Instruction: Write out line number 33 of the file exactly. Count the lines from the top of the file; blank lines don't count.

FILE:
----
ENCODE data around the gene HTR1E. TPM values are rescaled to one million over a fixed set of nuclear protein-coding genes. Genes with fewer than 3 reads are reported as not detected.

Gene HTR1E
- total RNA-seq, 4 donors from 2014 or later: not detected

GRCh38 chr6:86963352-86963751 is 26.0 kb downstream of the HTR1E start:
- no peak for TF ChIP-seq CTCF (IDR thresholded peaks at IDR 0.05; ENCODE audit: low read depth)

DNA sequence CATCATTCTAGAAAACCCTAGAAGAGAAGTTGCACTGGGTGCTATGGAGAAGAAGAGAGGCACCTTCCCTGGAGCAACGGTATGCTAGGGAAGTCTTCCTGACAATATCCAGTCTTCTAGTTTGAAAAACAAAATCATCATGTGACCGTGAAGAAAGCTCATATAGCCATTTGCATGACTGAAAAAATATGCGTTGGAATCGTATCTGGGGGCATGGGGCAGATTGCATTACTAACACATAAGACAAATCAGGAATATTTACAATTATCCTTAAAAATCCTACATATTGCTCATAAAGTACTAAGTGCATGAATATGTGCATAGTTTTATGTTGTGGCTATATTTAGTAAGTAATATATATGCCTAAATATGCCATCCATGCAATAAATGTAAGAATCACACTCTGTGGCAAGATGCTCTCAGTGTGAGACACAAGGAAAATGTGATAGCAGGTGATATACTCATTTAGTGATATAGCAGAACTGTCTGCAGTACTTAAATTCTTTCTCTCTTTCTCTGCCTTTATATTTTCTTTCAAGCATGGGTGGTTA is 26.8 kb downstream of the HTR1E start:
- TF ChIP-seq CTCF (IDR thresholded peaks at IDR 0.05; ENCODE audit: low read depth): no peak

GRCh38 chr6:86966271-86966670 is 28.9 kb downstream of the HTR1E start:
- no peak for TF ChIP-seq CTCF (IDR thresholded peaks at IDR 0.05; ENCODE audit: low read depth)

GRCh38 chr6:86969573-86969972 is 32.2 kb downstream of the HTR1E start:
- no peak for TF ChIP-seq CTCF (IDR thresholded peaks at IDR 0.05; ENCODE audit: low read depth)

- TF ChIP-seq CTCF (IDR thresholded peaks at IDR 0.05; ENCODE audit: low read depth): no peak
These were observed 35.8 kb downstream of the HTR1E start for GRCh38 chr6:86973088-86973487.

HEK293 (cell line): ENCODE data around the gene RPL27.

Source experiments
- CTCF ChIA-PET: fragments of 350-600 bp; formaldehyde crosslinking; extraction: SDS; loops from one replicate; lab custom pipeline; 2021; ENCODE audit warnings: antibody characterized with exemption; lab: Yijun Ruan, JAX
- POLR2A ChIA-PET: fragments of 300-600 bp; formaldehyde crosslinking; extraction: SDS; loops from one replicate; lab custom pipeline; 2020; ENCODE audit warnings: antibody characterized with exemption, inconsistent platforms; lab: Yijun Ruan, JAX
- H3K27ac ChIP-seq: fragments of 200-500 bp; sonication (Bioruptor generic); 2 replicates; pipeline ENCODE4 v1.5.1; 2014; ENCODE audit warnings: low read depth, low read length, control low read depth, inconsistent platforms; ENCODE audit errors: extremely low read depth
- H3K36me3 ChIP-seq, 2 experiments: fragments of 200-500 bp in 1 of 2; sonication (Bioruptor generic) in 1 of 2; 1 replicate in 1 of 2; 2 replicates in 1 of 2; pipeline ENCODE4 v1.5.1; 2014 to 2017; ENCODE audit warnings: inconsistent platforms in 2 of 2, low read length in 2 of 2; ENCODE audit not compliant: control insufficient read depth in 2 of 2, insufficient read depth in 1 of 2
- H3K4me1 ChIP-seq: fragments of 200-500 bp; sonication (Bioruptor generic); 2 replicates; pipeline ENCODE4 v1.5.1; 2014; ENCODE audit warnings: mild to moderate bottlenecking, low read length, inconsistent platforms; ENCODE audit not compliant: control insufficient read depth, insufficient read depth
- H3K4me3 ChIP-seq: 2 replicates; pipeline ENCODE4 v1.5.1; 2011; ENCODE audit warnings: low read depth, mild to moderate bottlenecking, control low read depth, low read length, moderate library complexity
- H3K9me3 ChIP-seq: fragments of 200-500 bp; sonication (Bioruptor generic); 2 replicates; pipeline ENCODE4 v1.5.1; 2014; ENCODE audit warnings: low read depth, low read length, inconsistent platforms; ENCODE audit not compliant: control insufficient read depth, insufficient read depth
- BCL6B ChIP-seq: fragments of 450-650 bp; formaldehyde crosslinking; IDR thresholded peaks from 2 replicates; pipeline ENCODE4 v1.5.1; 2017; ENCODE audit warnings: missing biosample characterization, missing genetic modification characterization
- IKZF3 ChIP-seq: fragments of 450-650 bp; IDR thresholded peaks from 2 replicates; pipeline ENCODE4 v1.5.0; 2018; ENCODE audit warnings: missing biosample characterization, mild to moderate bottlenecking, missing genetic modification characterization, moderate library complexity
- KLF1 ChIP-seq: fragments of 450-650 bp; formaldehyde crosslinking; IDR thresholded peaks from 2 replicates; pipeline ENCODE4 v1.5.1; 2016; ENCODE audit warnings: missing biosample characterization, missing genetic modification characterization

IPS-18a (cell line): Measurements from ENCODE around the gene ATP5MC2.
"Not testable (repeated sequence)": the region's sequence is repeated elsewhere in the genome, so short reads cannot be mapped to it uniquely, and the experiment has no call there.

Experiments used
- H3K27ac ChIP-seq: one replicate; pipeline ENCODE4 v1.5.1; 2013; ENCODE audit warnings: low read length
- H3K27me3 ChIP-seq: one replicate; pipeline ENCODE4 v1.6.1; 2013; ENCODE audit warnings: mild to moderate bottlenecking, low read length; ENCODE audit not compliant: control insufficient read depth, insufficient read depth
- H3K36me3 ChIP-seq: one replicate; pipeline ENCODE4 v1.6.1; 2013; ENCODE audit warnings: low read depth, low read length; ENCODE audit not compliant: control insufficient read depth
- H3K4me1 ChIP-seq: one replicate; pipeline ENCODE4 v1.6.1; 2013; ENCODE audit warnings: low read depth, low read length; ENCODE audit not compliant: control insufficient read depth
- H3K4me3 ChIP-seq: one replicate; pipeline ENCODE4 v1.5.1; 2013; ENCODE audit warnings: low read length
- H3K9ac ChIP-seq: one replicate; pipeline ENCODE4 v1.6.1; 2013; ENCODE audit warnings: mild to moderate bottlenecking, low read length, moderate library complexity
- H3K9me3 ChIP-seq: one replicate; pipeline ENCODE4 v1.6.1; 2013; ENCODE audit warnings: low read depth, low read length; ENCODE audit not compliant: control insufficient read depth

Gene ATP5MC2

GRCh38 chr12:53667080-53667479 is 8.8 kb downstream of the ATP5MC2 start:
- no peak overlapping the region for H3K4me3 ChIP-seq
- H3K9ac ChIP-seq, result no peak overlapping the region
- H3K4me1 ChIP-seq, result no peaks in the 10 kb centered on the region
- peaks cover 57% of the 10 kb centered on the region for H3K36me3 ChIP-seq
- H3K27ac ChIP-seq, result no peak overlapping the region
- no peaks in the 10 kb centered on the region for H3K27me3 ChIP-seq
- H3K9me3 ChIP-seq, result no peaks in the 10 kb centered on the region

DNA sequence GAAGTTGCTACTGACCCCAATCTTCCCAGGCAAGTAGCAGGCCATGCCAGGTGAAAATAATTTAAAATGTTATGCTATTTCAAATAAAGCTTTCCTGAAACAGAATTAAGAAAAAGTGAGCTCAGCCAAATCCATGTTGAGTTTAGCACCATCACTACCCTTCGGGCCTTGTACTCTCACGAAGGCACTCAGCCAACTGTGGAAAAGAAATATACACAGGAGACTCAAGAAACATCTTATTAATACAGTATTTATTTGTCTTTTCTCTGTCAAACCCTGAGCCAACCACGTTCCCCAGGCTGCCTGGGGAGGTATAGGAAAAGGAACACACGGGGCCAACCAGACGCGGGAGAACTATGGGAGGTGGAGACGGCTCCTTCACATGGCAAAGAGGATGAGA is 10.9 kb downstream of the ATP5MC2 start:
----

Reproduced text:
- H3K4me3 ChIP-seq: one replicate; pipeline ENCODE4 v1.5.1; 2013; ENCODE audit warnings: low read length